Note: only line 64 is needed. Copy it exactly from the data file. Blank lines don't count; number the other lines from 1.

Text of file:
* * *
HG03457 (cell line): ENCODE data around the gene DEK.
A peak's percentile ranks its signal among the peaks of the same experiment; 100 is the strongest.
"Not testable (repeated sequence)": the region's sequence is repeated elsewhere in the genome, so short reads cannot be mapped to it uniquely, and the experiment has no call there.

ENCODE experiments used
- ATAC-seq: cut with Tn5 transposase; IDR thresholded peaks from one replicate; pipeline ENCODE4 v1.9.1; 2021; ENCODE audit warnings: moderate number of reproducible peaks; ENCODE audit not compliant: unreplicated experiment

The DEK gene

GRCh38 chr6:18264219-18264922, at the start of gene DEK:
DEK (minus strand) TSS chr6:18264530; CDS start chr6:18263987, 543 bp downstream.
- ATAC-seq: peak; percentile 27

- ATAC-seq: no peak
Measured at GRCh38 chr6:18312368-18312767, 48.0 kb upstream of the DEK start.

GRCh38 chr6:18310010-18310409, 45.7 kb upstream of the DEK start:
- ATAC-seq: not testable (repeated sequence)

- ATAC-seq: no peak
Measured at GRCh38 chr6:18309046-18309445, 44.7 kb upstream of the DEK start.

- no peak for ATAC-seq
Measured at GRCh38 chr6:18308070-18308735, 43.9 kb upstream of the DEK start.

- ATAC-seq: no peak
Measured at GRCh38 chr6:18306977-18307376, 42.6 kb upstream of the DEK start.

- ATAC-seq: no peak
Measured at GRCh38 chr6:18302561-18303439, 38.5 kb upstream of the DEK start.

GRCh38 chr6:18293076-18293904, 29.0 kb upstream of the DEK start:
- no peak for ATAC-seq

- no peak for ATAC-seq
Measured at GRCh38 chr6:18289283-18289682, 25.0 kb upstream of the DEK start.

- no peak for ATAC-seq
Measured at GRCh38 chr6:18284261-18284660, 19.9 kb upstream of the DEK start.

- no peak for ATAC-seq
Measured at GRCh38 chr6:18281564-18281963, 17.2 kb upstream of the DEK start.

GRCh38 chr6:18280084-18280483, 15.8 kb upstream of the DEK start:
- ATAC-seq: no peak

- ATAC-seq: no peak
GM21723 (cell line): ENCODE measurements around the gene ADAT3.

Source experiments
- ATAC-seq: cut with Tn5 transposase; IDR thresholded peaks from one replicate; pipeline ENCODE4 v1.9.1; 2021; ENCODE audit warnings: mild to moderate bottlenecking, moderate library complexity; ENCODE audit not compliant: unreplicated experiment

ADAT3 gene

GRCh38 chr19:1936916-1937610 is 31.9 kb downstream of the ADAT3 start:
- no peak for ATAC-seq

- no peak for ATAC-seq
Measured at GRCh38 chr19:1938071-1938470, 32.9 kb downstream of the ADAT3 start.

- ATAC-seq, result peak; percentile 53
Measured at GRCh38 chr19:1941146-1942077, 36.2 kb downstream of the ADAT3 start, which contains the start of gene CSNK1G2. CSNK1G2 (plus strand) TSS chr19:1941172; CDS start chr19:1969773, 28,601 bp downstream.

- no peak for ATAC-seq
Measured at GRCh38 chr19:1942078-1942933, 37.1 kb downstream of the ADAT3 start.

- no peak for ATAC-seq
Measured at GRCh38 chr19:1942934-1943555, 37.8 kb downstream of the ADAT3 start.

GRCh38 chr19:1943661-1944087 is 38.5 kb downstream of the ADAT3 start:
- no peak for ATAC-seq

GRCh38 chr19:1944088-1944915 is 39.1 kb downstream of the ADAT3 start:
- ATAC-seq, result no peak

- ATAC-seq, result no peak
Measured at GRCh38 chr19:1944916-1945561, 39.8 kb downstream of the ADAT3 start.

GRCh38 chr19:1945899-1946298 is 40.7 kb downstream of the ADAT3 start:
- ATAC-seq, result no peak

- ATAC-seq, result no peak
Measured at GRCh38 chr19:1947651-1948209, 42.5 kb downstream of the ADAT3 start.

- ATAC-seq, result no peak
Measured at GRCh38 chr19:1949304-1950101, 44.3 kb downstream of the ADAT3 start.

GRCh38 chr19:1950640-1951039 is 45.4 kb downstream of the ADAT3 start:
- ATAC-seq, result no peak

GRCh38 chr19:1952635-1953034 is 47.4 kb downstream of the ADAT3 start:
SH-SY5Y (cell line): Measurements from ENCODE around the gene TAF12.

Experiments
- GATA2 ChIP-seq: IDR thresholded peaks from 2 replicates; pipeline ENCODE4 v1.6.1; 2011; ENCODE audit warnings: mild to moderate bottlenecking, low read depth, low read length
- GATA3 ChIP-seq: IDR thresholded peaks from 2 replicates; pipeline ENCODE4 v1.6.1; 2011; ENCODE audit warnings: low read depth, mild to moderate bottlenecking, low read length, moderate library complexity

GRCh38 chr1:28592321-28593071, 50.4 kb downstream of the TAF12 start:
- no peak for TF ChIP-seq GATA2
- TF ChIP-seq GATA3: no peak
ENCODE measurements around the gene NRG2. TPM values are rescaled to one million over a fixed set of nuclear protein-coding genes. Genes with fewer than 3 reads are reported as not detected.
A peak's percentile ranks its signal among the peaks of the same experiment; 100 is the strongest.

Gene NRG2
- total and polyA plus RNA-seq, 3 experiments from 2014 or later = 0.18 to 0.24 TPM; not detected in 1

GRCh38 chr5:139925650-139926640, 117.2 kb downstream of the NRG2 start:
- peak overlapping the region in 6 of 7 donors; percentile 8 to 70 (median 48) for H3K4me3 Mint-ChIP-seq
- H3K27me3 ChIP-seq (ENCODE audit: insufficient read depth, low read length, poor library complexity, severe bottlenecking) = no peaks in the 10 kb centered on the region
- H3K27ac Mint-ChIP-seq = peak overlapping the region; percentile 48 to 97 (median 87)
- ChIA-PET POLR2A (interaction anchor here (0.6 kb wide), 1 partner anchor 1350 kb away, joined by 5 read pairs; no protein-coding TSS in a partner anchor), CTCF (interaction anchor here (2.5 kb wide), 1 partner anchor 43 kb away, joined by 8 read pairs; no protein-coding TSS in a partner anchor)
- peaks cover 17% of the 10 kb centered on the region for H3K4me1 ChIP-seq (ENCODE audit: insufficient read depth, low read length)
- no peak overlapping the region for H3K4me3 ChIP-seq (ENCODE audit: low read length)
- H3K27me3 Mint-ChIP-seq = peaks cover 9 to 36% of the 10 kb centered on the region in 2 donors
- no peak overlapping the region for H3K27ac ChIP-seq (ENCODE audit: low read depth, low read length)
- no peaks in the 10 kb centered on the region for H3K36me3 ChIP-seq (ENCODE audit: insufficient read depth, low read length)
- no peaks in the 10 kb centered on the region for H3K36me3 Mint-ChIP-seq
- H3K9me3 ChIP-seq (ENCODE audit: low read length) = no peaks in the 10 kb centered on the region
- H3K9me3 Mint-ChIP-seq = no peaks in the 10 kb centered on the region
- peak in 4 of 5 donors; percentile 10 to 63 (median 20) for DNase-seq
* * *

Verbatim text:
- GATA2 ChIP-seq: IDR thresholded peaks from 2 replicates; pipeline ENCODE4 v1.6.1; 2011; ENCODE audit warnings: mild to moderate bottlenecking, low read depth, low read length